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June 3, 2021

SA Labor’s Kyam Maher joins calls for Indigenous statues

SA's Shadow Minister for Aboriginal Affairs Kyam Maher promises his party will commission six statues dedicated to First Nations figures if Labor is elected next year.

  • Words and pictures: Angela Skujins

The office of MLC Kyam Maher in Parliament House is filled with political ephemera (including a “Kennedy For President” poster) and Aboriginal Australian art.

Wearing a pin of the Aboriginal Flag on his lapel, Kyam displays his Indigenous heritage with pride.

He tells CityMag his mum’s family comes from Tasmanian Aboriginal lines and he was initiated on Yungkunjara country in regional South Australia.

“I don’t think you need to be an Aboriginal person to want to further the reconciliation process, but it’s certainly something that is in the back of my mind and motivates me and spurs me on,” he says.

On Friday, during Reconciliation Week last week, SA Labor Leader Peter Malinauskas announced if his party is elected in the March 2022 state election, they will commit $1 million to erecting statues and monuments dedicated to Aboriginal people.

“It’s time that we properly acknowledge and recognise our Aboriginal history,” the Leader of the Opposition said.

“It’s time for our statues and monuments to celebrate those whose history dates from tens of thousands [of years] in the past and lives on today.”

Kaurna elder Jeffrey Newchurch, who chairs the Native Title body Kaurna Yerta Aboriginal Corporation, last week praised the idea, saying “our young people need to see their leaders and heroes so they can walk in their footsteps and achieve even greater things”.

This is a notion Kyam echoed speaking with us in his office.

The fact that you can look very hard and not find a statute of an Aboriginal person needs to change.
— Kyam Maher


“There is a saying, you can’t be what you can’t see, and if you’re a young Aboriginal school kid, looking around your city, looking around Adelaide, or wherever you live, you’re seeing statues that don’t necessarily reflect your lived history,” he says.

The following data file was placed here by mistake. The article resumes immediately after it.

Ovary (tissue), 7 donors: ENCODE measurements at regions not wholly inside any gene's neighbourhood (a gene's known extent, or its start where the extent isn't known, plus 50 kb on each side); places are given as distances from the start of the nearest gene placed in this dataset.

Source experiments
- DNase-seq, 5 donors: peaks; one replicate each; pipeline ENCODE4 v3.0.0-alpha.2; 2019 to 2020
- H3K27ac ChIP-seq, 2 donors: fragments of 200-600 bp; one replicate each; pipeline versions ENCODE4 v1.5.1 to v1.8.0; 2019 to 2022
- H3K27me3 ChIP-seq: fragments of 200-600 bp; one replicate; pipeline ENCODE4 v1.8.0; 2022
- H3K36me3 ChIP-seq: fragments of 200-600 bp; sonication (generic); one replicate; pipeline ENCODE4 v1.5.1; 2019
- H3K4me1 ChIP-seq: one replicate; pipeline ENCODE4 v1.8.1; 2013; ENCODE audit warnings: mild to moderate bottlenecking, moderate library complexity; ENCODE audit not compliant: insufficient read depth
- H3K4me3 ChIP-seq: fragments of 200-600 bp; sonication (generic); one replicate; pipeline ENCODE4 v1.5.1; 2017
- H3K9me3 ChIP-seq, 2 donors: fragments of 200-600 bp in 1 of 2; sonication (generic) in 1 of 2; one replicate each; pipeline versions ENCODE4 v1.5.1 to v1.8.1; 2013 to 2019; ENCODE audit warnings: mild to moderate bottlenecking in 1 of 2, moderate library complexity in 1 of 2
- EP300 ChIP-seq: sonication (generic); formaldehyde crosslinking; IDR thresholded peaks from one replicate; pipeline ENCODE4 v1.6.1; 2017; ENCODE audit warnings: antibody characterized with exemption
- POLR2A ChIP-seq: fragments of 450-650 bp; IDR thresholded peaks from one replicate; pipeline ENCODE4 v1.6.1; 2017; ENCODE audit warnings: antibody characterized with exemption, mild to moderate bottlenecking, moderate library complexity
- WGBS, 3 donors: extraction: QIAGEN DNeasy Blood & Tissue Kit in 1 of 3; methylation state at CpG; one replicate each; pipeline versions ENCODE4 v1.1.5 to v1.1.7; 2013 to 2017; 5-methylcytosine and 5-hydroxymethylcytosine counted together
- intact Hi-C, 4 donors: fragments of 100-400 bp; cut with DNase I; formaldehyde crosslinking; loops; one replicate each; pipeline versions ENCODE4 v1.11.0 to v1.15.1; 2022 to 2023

CityMag asks about the impetus for this announcement, given the previous Labor government had 16 years in power during which they could have acknowledged and memorialised South Australia’s Indigenous history in this way.

Kyam replies, simply, that now is the right time.

“The announcement has had some really positive reception. A mix between ‘this is exceptionally welcomed, ground-breaking to do this in South Australia’ to quite rightly, ‘it’s about time’,” Kyam says.

“Peoples’ views are changing and certainly over time, over the last few decades, I think we’ve seen the shift where more people are becoming more proud of the fact that we have something exceptionally special and unique in Australia.

“The fact that you can look very hard and not find a statute of an Aboriginal person is something, I think, that needs to change.”

If elected, Labor will work with local councils across the state to co-fund statues and find appropriate locations.

The City of Adelaide’s draft Reconciliation Action Plan says in 2024 it will install a Queen Iparrityi Statue in the CBD, and Kyam says this would be an ideal marriage, as the city is an “obvious start” for the initiative.

Kudos to Labor for recognising the significance and merit of these structures.
— Janette Milera

Janette Milera in front of the John McDouall Stuart statue in Tarntanyangga Victoria Square


Arabana Kaurna woman Janette Milera first brought the notion of statues to CityMag’s attention two weeks ago, in advance of Labor’s announcement, with her cry for First Nations monuments to be erected in the city (as well as Indigenous members to be elected to Town Hall).

Janette tells CityMag she welcomes the news, as it will forge a new collective state identity, stimulate feelings of solidarity, and continue the push for social change.

“Kudos to Labor for recognising the significance and merit of these structures,” she says.

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